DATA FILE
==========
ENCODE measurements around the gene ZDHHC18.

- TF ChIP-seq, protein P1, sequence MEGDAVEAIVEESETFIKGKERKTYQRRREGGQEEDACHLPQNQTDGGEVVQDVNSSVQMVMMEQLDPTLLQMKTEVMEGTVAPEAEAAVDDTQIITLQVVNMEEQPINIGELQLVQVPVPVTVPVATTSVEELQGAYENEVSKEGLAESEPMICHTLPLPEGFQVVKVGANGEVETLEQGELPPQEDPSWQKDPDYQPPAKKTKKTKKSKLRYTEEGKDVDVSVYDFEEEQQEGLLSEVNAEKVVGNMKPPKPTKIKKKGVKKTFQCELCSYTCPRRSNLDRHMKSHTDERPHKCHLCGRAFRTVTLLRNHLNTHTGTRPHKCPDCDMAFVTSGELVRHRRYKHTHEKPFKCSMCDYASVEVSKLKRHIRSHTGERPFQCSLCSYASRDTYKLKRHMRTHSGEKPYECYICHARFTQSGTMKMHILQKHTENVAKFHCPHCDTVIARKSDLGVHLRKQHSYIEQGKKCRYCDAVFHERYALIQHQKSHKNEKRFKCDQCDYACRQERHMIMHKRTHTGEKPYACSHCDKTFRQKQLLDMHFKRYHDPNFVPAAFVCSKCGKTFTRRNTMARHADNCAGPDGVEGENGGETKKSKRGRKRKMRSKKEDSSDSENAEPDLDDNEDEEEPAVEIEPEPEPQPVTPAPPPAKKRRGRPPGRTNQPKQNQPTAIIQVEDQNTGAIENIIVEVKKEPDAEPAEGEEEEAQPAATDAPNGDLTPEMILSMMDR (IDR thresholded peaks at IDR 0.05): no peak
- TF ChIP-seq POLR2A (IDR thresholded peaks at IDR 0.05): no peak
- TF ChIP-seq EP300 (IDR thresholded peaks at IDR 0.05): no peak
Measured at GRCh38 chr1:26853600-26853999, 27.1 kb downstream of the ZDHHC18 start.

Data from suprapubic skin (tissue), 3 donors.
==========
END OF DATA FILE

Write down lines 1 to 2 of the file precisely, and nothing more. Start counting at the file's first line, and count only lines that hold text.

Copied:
ENCODE measurements around the gene ZDHHC18.

- TF ChIP-seq, protein P1, sequence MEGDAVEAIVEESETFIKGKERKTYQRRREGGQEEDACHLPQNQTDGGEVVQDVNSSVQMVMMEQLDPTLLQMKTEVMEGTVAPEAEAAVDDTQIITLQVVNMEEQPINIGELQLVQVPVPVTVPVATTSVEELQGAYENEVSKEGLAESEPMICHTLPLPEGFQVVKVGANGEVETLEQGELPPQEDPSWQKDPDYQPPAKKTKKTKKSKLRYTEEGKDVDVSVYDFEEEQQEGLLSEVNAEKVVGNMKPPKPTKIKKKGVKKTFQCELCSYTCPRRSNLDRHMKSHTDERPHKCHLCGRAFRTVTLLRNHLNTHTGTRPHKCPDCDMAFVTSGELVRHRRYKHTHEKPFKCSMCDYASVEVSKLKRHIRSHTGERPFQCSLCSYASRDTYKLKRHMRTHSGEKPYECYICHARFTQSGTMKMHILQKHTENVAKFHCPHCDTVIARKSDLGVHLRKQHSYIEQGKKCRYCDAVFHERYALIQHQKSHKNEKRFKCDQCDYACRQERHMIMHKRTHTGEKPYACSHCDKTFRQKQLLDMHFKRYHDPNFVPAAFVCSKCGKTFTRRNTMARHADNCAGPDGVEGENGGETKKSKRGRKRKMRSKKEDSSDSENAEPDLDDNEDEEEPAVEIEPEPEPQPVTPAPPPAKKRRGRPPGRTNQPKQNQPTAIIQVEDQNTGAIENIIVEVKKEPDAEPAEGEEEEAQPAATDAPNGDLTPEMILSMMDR (IDR thresholded peaks at IDR 0.05): no peak